Bush’s Abuse of History
Snow’s Battle of Bilge
The president of the United States is in some ways the nation’s leading public historian. More people hear about American history from him than from virtually any other source, with the possible exception of Hollywood.
It has therefore been dispiriting to witness the falsehoods about American history consistently purveyed by the Bush administration. Bush and his officials have repeatedly made allegations that simply are not true, but they sin most grievously against the muse of Clio with their flat-footed and implausible analogies.
On Sunday, the most prominent among Bush’s spokesmen from the ranks of Fox Cable News anchors, Tony Snow, did it again. He compared our current situation in Iraq to the Battle of the Bulge. This battle began in mid-December, 1944, a little over 3 years after the US entered the war. Snow also suggested that the American public was ready to throw in the towel at that point in the war!
Is the only way this tawdry administration can make itself feel good to defame the Greatest Generation? My late uncle used to tell us stories of how he fought at the Battle of the Bulge. Is Tony Snow saying he was a coward? That the Americans back at the homefront were?
From CNN on Sunday:
BLITZER: “Let’s talk a little bit about troop withdrawal potentials for the U.S. military, about 130,000 U.S. forces in Iraq right now.
In our most recent CNN poll that came out this week, should the U.S. set a timetable to eventually withdraw troops from Iraq, 53 percent said yes; 41 percent said no.
Senator Dianne Feinstein wrote a piece in the San Francisco Chronicle today. She’s going to be on this show, coming up.
She wrote this: “We have now been in Iraq for more than three years. And we believe that the time has come for that phased redeployment to begin. It is also time for the Bush administration to provide a schedule and timetable for the structured downsizing and redeployment of U.S. forces in Iraq.”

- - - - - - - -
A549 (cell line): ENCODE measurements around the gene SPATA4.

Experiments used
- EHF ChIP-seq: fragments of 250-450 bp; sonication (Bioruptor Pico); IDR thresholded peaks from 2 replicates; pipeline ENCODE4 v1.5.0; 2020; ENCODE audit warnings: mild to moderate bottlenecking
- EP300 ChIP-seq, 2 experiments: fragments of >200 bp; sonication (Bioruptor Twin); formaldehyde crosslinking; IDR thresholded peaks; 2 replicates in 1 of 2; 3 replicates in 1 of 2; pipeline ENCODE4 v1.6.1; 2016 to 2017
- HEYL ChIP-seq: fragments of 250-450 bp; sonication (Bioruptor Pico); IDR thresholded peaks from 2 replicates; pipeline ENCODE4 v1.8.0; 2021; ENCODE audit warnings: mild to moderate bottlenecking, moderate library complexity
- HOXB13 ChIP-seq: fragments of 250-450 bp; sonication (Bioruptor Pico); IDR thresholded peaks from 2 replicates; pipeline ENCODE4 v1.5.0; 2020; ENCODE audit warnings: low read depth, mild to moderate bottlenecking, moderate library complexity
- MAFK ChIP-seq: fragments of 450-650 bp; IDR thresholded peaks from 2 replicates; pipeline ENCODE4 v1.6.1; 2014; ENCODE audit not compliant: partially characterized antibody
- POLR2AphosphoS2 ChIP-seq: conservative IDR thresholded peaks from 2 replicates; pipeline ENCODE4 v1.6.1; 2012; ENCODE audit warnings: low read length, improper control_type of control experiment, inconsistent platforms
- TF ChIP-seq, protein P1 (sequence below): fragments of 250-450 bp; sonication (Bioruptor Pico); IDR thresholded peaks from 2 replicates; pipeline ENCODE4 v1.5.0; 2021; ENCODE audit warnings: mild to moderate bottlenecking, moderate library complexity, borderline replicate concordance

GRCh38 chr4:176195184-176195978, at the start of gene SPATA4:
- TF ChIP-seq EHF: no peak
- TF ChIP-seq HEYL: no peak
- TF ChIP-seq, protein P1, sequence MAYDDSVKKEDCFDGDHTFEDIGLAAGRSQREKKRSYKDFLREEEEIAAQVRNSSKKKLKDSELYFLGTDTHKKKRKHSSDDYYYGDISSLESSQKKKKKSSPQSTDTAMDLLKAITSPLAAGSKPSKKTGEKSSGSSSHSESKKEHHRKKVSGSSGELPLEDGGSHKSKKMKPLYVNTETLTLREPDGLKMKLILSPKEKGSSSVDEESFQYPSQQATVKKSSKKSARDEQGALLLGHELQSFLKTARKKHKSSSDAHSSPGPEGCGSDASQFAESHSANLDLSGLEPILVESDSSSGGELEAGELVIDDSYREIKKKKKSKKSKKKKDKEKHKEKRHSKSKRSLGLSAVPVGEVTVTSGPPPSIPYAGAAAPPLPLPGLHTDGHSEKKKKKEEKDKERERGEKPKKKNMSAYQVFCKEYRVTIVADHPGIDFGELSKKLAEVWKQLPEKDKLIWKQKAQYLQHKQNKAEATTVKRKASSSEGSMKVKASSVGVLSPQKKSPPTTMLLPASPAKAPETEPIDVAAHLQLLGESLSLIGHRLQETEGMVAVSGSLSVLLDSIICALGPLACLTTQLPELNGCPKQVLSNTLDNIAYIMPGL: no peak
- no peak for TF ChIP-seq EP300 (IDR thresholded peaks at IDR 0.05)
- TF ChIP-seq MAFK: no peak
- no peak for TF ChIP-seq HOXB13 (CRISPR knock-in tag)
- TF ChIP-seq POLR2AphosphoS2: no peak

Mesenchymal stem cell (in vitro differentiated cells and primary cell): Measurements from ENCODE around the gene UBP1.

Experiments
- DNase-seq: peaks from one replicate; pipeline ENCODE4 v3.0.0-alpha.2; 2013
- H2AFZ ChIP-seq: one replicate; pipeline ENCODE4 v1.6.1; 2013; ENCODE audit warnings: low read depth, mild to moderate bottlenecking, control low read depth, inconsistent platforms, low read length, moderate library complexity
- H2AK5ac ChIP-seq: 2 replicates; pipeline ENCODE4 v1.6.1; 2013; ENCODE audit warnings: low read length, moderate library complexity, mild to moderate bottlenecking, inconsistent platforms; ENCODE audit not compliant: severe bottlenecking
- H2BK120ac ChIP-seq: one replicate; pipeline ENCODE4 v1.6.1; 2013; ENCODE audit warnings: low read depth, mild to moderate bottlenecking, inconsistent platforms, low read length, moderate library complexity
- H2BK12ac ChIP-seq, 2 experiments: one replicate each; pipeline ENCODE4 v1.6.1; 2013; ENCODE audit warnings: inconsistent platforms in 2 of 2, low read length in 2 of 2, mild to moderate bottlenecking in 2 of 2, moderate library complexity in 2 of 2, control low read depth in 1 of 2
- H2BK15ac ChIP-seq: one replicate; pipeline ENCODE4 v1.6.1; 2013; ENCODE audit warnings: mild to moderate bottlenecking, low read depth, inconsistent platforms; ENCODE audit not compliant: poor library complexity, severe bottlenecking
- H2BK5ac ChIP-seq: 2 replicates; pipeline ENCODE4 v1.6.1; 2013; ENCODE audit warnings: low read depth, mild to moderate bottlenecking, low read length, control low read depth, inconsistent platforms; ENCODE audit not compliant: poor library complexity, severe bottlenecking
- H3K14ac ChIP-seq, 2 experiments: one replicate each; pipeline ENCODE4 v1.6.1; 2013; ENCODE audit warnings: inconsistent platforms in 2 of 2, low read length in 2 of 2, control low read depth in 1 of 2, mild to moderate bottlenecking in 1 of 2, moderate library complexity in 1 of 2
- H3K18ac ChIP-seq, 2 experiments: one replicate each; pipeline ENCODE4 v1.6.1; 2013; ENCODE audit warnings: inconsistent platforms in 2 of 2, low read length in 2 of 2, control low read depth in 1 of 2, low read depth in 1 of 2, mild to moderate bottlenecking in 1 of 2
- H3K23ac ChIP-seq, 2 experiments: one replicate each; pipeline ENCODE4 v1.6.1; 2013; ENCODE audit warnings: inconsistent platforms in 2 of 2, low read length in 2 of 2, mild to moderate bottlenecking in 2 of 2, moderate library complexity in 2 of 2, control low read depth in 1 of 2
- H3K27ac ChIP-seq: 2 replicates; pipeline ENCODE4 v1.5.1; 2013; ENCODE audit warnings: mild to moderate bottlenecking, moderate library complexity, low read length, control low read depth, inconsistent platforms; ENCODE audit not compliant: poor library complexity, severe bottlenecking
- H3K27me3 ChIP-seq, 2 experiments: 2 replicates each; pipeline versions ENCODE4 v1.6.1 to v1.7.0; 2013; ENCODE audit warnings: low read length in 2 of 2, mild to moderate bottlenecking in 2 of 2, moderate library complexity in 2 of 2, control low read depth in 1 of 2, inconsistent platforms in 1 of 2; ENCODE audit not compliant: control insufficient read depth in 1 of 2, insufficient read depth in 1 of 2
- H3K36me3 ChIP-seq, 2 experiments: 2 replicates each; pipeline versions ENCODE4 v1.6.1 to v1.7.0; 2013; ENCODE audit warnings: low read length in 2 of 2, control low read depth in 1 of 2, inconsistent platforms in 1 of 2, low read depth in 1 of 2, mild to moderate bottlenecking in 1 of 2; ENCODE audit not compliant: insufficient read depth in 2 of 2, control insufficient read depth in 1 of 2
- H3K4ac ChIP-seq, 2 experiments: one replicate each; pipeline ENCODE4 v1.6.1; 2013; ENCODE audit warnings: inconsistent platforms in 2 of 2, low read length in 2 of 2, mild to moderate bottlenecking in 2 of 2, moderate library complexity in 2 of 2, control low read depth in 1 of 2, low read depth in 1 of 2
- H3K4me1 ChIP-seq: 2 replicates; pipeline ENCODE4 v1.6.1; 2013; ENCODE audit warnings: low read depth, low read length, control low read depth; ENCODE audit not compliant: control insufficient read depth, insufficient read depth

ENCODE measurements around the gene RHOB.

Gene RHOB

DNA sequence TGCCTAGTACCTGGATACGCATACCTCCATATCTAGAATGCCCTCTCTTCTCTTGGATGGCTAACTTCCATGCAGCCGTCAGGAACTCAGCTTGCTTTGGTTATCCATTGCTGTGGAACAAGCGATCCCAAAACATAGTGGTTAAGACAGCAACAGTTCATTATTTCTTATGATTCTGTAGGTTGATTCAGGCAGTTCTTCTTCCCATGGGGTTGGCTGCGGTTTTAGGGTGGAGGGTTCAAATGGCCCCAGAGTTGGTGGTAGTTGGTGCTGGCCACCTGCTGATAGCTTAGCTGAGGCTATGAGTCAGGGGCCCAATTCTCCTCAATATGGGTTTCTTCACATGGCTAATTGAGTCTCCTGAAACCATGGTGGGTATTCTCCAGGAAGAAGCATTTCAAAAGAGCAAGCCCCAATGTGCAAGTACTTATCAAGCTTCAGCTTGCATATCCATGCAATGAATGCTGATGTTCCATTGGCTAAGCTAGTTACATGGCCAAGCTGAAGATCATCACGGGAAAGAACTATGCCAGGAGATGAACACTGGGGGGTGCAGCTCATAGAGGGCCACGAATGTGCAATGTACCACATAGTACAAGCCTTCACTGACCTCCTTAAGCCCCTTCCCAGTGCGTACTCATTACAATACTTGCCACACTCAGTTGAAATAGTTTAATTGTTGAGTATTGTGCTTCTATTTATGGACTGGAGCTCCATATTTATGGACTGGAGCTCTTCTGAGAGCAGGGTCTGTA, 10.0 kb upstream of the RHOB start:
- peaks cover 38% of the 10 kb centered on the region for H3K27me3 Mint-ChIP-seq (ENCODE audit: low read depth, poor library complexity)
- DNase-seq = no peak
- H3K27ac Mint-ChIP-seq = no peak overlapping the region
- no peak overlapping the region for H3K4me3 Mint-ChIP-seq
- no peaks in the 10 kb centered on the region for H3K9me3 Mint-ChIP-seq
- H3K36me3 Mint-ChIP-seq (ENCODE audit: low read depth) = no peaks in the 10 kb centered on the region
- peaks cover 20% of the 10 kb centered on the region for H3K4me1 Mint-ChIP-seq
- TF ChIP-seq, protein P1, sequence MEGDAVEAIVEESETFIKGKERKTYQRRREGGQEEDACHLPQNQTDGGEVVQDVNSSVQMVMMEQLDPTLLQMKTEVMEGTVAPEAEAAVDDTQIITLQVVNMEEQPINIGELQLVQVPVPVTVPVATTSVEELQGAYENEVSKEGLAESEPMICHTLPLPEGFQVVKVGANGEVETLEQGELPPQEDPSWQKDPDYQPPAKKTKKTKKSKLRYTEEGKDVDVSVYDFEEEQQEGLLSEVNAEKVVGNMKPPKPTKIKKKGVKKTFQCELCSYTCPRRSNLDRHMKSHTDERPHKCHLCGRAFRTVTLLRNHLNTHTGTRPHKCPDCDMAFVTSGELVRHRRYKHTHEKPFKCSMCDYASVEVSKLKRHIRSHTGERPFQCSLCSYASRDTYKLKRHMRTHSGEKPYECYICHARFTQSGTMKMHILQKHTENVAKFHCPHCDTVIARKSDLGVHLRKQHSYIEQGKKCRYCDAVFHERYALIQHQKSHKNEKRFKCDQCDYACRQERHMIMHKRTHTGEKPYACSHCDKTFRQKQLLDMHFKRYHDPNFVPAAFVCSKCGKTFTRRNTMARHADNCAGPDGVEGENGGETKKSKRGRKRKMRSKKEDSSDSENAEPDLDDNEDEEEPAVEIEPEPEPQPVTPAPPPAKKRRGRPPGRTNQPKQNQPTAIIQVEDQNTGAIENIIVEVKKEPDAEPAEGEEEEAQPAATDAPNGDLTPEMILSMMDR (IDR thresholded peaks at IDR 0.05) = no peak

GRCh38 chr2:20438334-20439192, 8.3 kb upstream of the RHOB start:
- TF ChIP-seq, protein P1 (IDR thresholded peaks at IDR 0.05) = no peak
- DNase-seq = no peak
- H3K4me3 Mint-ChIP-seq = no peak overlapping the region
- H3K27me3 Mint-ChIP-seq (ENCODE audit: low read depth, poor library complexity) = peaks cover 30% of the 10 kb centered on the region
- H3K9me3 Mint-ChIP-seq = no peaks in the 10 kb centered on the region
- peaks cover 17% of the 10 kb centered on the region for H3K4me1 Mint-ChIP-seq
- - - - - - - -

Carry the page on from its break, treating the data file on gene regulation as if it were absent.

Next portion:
“Does that make sense?”
SNOW: “The president understands people’s impatience — not impatience but how a war can wear on a nation. He understands that. If somebody had taken a poll in the Battle of the Bulge, I dare say people would have said, wow, my goodness, what are we doing here?
But you cannot conduct a war based on polls. And you can’t conduct this kind of activity. What you have to do — and the president’s been clear about this — is take a look at the conditions on the ground. Let’s think for a moment of the alternative.
If the United States pulls out — and what’s been interesting is that most people realize that simply pulling out would be an absolute, unmitigated disaster, not merely for the people of Iraq but the larger war on terror.”
On the question of American faintheartedness in the face of the Ardennes assault by the Germans, here is what was on the front page of the New York Times on December 20, 1944:
“nothing but confidence in our ability to deal with . . .” “It has long been foreseen that the enemy might make some such counter-stroke . . .” “the risks of powerful armies closing in on his flanks seem even greater . . .” Oh, yeah, we were obviously petrified! Why, it is amazing that Gen. Patton didn’t just slink away for very shame at our pusillanimity!
Not only were the Americans determined in the face of the Nazi assault, but the NYT reported that the Belgian resisters to the Nazis urgently requested permission to line up to fight the German army, a request that Gen. Erskine declined. Ragtag Belgian irregulars weren’t afraid, much less the public and military of the United States of America!